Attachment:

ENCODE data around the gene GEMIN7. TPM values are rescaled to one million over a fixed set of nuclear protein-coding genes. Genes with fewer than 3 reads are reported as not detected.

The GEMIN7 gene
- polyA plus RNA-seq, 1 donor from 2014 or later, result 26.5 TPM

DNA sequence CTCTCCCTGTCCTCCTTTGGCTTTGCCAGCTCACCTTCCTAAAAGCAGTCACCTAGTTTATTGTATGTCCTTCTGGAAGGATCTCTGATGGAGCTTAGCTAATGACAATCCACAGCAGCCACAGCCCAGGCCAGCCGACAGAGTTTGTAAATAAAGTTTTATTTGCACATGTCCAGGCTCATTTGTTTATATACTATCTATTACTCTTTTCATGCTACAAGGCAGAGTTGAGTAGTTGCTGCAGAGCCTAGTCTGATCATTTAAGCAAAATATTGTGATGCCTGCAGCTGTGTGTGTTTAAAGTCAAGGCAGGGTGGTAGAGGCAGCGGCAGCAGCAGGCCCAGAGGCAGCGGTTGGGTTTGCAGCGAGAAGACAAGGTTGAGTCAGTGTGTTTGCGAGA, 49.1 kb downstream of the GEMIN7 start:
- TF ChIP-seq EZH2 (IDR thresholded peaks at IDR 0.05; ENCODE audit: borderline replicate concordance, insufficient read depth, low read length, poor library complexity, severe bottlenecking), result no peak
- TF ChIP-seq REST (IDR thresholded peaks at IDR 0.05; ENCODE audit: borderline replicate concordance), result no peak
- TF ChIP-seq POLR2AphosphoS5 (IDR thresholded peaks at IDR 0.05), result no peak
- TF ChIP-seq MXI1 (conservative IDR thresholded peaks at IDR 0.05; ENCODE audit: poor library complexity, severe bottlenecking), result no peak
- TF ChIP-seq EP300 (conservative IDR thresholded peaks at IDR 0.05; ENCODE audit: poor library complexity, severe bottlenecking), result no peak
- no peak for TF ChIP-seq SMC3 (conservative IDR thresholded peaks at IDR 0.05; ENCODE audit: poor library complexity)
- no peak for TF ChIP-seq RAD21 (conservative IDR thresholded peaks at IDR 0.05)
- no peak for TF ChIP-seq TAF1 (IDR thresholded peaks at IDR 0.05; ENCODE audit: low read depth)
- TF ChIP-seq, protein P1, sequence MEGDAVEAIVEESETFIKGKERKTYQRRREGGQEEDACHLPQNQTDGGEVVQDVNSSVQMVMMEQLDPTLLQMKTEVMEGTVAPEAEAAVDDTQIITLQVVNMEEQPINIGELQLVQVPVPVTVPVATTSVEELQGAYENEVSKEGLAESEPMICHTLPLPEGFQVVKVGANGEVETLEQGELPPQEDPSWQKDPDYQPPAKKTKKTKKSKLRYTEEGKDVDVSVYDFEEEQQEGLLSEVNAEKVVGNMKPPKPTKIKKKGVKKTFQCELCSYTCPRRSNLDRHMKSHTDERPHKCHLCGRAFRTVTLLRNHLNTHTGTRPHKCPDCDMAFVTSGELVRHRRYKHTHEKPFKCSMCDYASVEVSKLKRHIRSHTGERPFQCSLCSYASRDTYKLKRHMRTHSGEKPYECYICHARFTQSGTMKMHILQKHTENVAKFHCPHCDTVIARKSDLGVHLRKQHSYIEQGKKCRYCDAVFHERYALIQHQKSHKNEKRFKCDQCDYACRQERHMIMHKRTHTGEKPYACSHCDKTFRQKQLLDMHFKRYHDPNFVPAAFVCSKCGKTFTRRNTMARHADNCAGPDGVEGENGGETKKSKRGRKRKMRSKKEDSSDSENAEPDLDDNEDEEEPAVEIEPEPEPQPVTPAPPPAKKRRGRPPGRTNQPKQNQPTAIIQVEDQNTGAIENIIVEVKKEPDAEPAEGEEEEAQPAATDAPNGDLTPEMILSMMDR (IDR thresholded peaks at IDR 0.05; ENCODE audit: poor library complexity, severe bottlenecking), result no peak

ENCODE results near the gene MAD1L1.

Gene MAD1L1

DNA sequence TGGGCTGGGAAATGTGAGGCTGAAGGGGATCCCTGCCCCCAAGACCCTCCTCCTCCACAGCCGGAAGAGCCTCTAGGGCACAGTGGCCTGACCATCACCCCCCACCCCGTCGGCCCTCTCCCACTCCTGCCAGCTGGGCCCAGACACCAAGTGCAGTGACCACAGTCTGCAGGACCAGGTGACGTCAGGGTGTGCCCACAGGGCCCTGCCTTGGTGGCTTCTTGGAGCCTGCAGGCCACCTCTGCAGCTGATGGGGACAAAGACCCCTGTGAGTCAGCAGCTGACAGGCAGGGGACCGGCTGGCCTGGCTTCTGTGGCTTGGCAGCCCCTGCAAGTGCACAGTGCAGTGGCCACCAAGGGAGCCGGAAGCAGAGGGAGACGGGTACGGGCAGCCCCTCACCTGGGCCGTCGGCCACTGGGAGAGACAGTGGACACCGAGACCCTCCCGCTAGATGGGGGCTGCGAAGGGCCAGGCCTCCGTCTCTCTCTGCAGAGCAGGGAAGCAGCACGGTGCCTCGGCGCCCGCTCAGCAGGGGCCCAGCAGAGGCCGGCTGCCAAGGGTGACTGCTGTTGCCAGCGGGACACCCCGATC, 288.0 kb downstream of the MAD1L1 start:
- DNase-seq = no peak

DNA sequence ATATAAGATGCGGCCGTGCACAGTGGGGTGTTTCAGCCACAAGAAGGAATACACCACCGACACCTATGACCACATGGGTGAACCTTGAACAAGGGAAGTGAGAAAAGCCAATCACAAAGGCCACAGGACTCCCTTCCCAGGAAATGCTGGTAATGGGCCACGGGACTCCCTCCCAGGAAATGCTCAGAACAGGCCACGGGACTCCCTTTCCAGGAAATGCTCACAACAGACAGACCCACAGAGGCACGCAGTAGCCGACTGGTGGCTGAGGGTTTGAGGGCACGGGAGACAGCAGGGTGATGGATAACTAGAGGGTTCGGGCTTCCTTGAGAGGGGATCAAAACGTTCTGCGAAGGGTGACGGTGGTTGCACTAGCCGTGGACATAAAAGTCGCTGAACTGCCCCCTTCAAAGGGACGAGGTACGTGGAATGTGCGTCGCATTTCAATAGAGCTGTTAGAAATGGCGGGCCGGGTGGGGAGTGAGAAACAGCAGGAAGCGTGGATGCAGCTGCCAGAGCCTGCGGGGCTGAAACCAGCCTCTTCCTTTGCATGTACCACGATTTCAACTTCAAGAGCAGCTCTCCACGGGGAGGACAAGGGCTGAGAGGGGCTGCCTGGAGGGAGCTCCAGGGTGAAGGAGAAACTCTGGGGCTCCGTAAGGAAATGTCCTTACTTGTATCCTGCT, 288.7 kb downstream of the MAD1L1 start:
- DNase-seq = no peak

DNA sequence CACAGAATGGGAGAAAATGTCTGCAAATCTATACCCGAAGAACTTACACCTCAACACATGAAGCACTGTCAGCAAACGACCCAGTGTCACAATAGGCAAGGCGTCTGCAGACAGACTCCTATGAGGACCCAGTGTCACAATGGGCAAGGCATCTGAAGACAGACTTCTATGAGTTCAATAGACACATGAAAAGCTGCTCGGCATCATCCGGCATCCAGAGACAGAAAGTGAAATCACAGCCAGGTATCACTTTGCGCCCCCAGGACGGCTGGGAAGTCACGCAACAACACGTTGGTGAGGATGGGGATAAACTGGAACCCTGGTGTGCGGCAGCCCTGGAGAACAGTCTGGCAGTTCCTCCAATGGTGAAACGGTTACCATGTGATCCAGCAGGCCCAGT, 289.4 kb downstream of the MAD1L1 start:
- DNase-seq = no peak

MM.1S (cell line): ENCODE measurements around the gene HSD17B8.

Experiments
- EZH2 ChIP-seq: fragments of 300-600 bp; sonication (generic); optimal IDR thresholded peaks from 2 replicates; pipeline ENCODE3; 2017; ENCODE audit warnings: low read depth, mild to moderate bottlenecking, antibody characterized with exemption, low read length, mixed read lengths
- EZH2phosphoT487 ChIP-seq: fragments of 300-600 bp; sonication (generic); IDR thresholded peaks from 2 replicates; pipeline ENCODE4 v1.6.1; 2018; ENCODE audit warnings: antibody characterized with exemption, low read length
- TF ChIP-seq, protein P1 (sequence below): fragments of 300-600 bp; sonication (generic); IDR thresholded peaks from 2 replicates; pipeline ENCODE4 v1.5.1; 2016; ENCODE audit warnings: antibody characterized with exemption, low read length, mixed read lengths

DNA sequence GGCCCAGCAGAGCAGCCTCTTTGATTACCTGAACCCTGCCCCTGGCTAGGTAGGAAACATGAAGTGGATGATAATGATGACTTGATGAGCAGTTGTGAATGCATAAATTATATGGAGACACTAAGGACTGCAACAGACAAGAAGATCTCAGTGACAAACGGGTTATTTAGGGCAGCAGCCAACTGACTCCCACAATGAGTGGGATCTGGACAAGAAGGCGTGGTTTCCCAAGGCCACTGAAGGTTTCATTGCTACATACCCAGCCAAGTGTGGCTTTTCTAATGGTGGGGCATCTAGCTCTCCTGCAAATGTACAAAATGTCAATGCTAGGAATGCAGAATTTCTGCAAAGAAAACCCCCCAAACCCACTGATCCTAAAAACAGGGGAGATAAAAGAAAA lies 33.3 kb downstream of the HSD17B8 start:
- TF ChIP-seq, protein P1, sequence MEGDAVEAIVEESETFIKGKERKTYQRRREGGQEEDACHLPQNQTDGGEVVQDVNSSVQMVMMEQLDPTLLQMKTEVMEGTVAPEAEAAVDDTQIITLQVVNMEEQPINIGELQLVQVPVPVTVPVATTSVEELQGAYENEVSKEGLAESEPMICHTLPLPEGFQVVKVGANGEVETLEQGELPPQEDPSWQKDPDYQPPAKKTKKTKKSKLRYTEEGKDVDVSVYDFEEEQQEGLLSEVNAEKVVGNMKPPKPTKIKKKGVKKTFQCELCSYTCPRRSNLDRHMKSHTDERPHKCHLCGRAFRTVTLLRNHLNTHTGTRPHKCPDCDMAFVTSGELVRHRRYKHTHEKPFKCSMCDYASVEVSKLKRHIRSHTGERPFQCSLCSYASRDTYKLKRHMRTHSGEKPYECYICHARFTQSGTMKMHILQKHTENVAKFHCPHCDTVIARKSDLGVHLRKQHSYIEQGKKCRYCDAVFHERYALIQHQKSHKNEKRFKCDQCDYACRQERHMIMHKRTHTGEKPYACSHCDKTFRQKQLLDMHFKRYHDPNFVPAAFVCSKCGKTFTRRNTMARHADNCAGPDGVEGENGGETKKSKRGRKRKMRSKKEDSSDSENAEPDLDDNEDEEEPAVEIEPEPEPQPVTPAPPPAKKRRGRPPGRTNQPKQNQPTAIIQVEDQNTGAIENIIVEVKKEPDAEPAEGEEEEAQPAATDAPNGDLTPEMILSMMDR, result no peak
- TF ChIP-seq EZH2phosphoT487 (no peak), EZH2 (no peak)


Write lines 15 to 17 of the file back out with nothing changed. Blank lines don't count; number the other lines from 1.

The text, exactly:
Gene MAD1L1

DNA sequence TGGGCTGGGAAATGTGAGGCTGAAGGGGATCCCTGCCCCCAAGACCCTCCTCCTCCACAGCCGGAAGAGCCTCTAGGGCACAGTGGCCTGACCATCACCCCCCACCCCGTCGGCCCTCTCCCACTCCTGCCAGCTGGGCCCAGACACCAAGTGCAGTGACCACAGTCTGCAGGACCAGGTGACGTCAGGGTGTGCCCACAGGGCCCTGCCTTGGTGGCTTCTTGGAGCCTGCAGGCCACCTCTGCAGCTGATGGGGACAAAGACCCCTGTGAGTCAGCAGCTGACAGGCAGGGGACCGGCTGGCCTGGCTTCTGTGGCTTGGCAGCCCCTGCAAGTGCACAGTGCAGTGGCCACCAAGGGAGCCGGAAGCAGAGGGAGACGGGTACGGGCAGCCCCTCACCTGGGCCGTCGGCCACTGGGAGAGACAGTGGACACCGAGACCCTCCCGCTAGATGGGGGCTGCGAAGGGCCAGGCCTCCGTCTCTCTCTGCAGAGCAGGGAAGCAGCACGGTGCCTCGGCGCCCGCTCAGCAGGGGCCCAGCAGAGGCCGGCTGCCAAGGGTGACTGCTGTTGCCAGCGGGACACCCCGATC, 288.0 kb downstream of the MAD1L1 start:
- DNase-seq = no peak